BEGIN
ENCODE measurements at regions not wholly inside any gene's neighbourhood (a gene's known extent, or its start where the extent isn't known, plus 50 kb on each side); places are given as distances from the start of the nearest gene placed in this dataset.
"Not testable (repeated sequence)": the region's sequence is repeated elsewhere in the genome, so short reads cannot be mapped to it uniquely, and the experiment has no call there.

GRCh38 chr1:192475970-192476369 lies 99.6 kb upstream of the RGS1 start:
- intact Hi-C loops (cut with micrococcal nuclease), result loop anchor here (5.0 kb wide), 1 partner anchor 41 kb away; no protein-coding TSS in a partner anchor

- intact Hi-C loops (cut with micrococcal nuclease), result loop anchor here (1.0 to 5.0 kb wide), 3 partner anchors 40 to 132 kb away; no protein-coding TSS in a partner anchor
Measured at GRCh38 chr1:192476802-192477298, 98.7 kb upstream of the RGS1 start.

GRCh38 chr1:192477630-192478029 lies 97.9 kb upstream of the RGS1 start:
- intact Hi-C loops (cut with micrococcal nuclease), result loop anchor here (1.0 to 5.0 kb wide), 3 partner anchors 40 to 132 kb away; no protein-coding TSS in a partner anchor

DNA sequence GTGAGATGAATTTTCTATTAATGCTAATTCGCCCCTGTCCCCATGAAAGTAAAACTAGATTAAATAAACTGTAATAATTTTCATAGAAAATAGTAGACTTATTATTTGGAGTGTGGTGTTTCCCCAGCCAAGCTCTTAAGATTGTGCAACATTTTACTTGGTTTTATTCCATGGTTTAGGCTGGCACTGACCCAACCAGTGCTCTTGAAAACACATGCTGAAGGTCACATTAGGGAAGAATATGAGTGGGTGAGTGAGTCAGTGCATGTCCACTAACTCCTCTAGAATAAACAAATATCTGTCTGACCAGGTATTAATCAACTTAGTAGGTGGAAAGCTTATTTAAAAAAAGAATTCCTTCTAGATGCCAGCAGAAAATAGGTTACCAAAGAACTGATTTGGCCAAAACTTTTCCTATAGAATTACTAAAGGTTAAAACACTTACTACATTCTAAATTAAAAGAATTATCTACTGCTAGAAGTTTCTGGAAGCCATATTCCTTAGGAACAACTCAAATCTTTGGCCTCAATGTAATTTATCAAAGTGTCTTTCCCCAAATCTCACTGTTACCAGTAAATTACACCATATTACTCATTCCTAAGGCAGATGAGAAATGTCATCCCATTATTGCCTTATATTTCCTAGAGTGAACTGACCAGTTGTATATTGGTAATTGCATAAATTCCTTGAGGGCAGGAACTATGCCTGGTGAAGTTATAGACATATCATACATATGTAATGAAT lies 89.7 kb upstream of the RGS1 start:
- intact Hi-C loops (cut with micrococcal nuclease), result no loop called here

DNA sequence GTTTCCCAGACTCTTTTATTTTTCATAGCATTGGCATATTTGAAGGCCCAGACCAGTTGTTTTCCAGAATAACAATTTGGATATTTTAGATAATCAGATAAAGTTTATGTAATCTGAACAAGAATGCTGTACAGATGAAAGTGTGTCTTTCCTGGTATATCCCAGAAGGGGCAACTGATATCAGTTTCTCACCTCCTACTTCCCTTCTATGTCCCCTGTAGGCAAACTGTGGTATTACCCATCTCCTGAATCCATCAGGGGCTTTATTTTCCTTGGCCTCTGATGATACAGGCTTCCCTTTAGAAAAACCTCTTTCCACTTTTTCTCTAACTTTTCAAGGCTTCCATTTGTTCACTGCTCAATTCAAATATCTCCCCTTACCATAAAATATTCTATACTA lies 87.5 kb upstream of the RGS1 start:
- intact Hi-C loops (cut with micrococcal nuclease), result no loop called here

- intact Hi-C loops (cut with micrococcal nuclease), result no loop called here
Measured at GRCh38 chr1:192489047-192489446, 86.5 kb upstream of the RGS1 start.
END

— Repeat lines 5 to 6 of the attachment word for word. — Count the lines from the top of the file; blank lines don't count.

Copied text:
- intact Hi-C loops (cut with micrococcal nuclease), result loop anchor here (1.0 to 5.0 kb wide), 3 partner anchors 40 to 132 kb away; no protein-coding TSS in a partner anchor
Measured at GRCh38 chr1:192476802-192477298, 98.7 kb upstream of the RGS1 start.